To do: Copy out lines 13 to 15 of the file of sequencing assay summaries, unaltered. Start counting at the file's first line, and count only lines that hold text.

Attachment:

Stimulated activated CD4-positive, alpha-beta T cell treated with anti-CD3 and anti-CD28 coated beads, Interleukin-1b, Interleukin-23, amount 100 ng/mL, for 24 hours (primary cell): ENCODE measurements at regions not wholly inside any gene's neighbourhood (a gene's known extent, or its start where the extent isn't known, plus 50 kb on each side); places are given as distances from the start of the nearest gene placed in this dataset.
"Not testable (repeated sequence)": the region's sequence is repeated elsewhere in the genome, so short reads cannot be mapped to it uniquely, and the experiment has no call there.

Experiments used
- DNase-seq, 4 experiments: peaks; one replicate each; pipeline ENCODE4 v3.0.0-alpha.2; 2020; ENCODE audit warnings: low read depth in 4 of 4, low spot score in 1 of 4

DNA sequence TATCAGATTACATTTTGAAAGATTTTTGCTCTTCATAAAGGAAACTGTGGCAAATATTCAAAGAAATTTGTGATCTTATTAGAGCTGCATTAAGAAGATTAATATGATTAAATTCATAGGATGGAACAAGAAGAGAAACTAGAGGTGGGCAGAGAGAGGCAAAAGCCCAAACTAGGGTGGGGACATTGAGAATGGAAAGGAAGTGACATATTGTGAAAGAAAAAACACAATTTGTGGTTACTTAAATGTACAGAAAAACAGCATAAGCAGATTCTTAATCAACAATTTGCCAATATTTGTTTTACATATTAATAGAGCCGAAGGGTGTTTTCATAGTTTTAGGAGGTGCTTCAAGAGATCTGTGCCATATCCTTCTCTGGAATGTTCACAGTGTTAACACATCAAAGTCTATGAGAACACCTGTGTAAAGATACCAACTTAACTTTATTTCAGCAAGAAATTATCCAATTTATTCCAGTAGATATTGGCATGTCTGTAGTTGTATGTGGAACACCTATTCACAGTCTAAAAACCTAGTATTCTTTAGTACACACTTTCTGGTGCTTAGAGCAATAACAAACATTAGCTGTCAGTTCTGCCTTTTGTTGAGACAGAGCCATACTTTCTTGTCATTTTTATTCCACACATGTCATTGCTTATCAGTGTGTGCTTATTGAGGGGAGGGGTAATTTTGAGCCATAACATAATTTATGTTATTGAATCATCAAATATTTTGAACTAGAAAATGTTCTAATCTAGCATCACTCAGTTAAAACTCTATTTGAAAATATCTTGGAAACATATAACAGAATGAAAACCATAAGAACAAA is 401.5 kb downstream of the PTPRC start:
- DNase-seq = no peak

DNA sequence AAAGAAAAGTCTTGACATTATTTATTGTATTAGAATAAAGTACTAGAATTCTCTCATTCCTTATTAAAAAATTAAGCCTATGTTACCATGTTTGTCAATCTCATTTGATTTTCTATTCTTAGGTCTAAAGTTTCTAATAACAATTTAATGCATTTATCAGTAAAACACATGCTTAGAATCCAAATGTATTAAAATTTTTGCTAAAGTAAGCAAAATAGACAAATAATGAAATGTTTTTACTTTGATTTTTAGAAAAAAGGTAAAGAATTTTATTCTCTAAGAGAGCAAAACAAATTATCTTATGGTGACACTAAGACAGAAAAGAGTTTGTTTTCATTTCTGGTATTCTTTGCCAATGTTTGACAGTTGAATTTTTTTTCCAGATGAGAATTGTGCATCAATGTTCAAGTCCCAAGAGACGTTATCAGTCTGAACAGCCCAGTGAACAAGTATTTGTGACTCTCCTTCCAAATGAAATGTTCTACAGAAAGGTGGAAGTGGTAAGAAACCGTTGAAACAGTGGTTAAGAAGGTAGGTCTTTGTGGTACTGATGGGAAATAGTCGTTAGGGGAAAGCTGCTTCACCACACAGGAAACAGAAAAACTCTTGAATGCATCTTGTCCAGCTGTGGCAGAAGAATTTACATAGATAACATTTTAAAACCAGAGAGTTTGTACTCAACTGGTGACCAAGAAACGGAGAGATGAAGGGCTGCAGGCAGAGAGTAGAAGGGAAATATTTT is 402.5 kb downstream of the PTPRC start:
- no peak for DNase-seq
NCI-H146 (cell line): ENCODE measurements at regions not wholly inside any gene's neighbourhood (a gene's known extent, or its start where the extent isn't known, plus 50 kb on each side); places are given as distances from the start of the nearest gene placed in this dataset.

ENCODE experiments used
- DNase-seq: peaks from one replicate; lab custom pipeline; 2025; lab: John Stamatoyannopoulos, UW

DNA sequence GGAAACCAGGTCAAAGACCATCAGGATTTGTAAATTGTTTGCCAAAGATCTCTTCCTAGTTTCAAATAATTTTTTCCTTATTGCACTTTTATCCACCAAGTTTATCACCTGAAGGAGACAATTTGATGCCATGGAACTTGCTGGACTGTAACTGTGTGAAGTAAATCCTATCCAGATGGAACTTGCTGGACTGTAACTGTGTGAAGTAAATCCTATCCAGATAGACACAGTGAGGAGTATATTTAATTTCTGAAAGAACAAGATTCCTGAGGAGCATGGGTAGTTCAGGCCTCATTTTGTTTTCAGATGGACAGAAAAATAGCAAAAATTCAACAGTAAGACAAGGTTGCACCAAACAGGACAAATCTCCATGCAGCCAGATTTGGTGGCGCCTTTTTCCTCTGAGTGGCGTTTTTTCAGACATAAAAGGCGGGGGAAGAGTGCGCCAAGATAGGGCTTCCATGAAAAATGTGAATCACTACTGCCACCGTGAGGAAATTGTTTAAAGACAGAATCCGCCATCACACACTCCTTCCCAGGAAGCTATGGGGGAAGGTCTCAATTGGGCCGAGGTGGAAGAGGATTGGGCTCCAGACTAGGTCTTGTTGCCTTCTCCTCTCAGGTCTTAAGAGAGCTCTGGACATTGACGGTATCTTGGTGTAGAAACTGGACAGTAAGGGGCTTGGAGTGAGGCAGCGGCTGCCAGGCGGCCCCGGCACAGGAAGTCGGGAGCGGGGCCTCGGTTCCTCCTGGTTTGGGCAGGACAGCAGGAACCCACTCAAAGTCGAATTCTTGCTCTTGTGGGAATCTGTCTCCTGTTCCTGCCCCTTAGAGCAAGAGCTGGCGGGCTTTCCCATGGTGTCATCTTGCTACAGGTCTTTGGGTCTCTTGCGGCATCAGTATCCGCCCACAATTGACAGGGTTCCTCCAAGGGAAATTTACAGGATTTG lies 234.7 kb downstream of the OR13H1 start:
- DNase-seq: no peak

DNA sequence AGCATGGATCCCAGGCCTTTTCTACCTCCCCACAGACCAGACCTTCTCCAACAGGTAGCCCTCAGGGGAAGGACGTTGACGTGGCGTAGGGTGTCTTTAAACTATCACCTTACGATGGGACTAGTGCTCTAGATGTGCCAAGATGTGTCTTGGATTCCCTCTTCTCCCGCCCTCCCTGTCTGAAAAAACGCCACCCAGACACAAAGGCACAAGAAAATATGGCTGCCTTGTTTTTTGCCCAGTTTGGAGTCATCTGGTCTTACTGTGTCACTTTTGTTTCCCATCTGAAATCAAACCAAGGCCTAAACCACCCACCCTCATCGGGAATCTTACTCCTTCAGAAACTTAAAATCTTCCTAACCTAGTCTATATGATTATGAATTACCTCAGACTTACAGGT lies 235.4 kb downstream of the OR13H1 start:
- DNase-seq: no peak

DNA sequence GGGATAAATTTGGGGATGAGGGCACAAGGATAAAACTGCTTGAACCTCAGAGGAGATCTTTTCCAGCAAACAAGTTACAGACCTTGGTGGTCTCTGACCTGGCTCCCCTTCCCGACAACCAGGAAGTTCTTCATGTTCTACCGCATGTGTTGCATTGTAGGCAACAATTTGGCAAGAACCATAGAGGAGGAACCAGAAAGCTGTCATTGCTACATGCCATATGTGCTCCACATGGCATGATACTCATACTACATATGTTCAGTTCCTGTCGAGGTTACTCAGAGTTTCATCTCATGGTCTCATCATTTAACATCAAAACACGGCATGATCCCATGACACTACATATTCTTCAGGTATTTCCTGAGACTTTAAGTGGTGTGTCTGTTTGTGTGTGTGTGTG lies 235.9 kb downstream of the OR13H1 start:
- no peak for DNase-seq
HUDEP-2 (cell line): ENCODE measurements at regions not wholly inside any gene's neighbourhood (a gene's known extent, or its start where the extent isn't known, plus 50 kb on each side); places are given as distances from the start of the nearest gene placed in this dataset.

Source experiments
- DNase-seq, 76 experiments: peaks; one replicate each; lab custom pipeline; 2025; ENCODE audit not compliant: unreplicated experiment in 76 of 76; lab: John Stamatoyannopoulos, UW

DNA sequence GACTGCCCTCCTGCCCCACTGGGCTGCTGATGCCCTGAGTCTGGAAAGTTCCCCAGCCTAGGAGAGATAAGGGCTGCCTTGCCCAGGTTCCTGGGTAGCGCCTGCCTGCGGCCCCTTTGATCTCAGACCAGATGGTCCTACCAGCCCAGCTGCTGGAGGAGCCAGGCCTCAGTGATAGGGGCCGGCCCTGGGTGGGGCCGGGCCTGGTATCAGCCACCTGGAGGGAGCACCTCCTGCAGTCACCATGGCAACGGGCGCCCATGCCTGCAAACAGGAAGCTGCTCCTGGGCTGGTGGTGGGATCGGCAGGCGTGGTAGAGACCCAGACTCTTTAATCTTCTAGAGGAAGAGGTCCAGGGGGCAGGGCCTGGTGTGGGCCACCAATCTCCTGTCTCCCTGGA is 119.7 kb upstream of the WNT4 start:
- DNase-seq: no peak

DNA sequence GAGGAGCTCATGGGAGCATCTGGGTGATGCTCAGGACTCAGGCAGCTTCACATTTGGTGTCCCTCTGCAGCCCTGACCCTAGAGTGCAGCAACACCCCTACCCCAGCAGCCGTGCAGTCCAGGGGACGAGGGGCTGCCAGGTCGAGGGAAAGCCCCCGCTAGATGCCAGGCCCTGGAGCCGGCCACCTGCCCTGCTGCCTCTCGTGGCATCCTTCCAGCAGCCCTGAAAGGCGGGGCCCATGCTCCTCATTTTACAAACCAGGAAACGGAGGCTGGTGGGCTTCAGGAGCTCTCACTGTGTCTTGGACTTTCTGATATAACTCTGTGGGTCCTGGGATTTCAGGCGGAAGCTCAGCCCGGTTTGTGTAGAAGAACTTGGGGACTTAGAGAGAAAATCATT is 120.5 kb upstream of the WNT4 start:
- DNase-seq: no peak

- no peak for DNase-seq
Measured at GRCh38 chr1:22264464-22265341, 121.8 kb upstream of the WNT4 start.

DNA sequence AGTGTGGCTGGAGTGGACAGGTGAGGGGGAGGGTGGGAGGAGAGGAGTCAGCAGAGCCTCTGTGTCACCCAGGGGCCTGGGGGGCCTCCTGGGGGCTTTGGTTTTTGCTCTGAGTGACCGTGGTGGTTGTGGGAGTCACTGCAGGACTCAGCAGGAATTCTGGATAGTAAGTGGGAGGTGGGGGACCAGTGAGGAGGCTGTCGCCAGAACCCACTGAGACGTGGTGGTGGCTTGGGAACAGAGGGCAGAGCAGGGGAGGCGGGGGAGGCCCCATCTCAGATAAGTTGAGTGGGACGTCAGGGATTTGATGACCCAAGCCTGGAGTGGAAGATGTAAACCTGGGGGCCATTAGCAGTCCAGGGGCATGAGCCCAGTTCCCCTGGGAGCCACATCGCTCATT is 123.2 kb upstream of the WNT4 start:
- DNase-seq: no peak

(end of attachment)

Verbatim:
- DNase-seq: no peak

DNA sequence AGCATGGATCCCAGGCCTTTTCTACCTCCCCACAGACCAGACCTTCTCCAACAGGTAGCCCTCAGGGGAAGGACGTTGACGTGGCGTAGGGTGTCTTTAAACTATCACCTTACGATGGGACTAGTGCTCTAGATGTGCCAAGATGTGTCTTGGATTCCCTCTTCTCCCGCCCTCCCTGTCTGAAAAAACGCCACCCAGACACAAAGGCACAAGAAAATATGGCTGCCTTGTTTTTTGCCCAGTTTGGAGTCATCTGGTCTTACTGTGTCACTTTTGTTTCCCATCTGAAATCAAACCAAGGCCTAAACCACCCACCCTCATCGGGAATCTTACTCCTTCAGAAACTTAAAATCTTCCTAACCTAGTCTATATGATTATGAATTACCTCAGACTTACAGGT lies 235.4 kb downstream of the OR13H1 start:
- DNase-seq: no peak